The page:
Photos by Abby Asuncion

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Angle Is Attitude with Tilted Brim

“I grew up in the East Bay, in Union City, a suburb of Oakland, and I came up with a lot of different people. And Filipino kids were always known to have a lot of style that was respected not just within our own group, but also was respected and lauded by all the other groups as well. I think that really carried a lot of weight to me, like, 'Hey man, it's cool to be Filipino!' And maybe when my parents were growing up, especially my dad growing up in Queens, it probably wasn't that cool to be Filipino.”


Justin Bautista, along with partner and college buddy Nathaniel Torres, opened the streetwear boutique Tilted Brim in the Tenderloin just over a year ago with the intention of creating a shop that expressed their core philosophy: Angle Is Attitude.

“My style icons were my mom, my dad, and my grandpa... He always had a really good style, pretty tailored, because in his day you didn’t buy stuff off the rack — the finest dressers always had their clothing made.

“The attitude that we try to bring in the store is kind of like a street smart, hustling appreciation for the City and sports and style, and attention to detail, all wrapped together through a look that is as nonchalant as it is rooted in street fashion and sport style.”

Still, Justin is careful to highlight how, despite the influences of streetwear and hip-hop culture, his family and his upbringing had a major impact on his understanding of aesthetic — and therefore, the approach to clothing on display at Tilted Brim.


“My style icons were my mom, my dad, and my grandpa. My grandpa came to New York when my dad was seven. He always had a really good style, pretty tailored, because in his day you didn’t buy stuff off the rack — the finest dressers always had their clothing made. And then my mom's mom was a dressmaker, and all of my mom's clothes growing up were all made by her mom, my grandma. So I think that’s where I get my eye for style and fashion, because it is ingrained that deeply into me. And I also think that my dad’s childhood in New York also had a huge influence his style, and therefore on me, and therefore on the store's style, and its location, and its identity as sort of an underdog.”

Presenting that mentality through a carefully curated lineup of brands and products, Tilted Brim stocks wares that evoke a sensibility that’s decidedly modern and urban, while still paying respect to the heritage brands that helped institute the idea of streetwear in the formative late ‘80s and early ‘90s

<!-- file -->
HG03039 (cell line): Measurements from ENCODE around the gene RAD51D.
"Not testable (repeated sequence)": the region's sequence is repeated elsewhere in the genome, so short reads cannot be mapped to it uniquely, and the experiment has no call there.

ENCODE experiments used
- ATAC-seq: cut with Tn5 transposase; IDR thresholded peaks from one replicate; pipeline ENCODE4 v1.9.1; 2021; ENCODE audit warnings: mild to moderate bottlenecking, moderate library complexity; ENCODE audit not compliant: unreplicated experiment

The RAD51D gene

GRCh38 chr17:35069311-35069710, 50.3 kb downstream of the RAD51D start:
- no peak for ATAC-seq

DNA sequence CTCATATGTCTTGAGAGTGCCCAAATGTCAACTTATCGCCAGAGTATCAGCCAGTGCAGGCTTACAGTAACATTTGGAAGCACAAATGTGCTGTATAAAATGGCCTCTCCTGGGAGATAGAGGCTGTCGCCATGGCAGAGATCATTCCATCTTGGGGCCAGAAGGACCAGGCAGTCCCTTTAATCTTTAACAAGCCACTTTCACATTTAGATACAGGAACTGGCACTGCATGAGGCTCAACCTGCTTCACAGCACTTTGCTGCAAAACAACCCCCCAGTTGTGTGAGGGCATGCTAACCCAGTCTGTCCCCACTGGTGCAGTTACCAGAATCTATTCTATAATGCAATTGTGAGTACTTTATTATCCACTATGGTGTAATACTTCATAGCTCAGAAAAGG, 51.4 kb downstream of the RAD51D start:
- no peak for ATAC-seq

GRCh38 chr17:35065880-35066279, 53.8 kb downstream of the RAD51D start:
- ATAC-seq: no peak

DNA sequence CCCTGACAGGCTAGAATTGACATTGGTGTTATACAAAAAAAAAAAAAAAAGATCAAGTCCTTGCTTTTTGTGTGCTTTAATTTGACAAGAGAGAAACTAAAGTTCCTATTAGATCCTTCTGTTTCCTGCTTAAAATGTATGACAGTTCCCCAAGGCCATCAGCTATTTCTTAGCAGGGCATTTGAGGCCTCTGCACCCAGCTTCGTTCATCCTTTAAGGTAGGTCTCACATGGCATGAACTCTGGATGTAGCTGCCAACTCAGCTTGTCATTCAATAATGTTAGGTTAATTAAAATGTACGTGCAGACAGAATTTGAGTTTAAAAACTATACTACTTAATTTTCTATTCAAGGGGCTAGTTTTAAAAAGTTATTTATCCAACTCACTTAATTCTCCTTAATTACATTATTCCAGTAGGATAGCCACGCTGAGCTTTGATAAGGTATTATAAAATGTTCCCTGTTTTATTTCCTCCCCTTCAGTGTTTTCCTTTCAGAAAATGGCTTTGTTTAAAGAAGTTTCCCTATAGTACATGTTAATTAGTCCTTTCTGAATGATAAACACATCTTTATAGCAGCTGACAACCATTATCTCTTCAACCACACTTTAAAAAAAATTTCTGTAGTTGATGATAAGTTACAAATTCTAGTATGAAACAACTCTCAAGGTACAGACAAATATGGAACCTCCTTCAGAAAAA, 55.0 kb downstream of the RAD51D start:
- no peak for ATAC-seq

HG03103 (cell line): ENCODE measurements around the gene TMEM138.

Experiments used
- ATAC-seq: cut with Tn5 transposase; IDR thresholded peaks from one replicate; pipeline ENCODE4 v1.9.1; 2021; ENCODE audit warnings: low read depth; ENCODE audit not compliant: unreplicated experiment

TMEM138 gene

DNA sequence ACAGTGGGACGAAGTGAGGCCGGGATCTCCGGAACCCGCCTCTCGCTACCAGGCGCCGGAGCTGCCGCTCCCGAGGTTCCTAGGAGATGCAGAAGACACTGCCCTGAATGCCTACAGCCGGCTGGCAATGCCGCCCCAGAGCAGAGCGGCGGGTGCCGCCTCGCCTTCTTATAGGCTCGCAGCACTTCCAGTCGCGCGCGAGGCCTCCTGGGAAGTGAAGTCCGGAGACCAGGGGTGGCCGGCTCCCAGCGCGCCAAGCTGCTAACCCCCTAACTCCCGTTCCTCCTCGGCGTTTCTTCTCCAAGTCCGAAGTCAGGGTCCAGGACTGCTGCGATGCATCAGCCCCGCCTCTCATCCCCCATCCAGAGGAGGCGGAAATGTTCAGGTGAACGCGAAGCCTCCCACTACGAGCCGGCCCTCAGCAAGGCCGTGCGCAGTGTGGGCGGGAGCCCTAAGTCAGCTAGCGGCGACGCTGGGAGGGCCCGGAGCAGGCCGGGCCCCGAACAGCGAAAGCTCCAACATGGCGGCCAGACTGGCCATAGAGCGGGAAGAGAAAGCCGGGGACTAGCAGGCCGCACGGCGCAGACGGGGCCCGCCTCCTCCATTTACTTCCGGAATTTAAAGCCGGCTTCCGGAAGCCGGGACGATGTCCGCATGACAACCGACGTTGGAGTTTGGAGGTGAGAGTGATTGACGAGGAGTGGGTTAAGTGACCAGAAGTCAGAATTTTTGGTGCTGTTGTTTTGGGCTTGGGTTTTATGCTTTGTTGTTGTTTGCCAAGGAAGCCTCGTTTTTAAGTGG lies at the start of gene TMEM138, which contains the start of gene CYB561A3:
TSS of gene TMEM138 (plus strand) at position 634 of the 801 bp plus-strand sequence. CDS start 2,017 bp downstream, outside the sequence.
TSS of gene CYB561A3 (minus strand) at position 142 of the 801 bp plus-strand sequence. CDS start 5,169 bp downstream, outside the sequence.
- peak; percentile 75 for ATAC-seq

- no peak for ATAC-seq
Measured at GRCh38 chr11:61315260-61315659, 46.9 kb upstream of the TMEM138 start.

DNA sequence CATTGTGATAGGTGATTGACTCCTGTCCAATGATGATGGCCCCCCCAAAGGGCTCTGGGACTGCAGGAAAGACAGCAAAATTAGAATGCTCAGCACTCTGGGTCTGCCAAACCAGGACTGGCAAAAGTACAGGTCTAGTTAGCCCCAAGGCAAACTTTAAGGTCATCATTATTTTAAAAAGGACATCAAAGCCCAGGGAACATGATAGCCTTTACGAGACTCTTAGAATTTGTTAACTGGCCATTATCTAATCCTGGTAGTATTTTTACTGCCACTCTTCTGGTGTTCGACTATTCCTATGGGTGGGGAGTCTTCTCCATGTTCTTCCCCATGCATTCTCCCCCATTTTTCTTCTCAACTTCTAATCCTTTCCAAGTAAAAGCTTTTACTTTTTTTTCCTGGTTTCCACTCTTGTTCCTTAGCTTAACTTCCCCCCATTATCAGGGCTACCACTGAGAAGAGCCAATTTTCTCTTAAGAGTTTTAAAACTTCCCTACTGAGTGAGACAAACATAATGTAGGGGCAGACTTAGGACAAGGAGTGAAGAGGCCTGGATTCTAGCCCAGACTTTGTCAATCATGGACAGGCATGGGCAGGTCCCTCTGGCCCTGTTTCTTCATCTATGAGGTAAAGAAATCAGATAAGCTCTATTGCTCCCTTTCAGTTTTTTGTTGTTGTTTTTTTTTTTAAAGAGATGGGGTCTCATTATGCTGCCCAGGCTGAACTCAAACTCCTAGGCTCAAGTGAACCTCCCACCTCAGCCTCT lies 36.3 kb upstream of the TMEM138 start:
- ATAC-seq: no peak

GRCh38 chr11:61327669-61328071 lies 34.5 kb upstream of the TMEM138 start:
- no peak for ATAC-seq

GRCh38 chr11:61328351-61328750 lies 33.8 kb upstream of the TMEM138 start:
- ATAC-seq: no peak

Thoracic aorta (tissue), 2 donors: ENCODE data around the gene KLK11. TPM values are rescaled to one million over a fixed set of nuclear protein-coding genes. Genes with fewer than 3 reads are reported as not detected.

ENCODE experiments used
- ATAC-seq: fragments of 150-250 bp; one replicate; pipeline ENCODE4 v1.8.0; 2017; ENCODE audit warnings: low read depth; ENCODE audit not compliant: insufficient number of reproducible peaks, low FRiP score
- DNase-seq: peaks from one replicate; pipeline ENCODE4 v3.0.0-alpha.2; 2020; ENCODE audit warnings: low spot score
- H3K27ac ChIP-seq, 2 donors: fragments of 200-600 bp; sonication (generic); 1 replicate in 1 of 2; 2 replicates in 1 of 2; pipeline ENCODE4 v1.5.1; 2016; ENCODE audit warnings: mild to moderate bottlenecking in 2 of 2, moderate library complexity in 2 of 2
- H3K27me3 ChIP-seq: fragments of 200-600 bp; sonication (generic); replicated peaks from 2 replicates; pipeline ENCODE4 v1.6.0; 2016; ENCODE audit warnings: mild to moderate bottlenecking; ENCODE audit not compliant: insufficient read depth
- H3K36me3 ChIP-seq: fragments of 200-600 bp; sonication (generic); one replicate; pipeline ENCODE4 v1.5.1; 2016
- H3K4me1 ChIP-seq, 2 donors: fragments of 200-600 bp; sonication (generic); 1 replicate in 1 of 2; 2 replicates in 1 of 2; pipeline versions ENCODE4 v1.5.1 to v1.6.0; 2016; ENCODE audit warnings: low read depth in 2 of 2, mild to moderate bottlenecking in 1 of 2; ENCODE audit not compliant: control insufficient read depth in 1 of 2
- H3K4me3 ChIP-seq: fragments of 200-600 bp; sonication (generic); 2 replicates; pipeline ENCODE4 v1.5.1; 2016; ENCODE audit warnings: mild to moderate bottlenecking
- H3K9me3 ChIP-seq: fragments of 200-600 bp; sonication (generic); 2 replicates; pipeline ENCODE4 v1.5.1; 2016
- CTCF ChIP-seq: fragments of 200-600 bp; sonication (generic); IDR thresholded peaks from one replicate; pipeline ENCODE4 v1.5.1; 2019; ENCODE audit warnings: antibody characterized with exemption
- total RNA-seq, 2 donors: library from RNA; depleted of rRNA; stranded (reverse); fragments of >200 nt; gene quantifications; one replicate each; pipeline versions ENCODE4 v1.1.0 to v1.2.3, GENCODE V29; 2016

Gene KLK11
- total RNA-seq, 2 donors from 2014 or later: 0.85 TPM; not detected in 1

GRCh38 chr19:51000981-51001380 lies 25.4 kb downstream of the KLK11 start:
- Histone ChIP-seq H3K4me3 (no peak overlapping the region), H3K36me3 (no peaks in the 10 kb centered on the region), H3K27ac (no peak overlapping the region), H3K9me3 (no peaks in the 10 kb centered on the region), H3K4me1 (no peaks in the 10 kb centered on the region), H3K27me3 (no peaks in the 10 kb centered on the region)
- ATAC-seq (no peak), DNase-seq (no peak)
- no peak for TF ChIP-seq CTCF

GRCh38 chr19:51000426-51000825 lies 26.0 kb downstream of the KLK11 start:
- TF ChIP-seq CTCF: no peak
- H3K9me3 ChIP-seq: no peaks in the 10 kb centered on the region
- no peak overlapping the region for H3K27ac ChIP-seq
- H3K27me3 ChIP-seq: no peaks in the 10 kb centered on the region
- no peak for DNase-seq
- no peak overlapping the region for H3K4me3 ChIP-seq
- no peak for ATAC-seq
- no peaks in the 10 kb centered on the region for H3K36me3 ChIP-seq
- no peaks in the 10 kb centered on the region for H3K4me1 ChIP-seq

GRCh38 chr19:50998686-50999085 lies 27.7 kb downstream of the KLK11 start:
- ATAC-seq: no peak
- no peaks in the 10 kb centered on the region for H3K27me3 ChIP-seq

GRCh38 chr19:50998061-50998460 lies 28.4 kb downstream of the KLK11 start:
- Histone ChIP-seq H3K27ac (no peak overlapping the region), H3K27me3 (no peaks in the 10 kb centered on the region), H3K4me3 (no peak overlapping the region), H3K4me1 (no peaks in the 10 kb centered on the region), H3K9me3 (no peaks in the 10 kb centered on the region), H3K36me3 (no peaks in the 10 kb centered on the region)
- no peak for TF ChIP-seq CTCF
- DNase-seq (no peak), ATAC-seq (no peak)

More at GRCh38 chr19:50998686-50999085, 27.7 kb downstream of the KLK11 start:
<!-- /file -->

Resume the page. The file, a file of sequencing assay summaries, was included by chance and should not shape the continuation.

“We have our own line, Tilted Brim, the name of the shop. And it consists of cut-and-sew, accessories, and printables. We've got Ben Davis, which is a work wear brand that started in San Francisco -- and Ben Davis' grandfather actually helped invent blue jeans with Levi Strauss, so we thought it was important to bring that type of connection, given that jeans were invented in San Francisco. So Ben Davis kind of was a street wear brand before there was even street wear, because there weren't any brands that catered to more discerning young people. But on the other side, we have Champion from Europe. And Champion is kind of another brand that people wore as street wear before there were dedicated brands. And it's fabricated really nicely, with great details and great fit -- and it adds an element of exclusivity, because we are the only store in the City with this collection.”


Working with a boutique mentality has helped connect Tilted Brim with the other small businesses in the Tenderloin — a tight-knit community that Justin indicates as a key driver for Tilted Brim’s involvement with Undiscovered SF, where he feels the project helps contribute to wider goals of ownership and economic empowerment for Filipino-Americans in the Bay Area.

“One of my neighbors over here at the shop plugged me into Undiscovered -- Andy Alvarado of The Family Room. He is one block over and two blocks up from me, and he asked if I was interested by the Undiscovered show. And I thought it was a really good idea, and Andy signed up for the first one, and he got us into the first one, back in August. And we both had a really good event -- it was crazy, that first one, just how many people showed up. And the night after, I remember, we booked for the rest of the Undiscovered calendar for the year. I like the idea of food, retail, and entertainment all together -- it's not just something that Filipino people like to do, but something that people like to do.”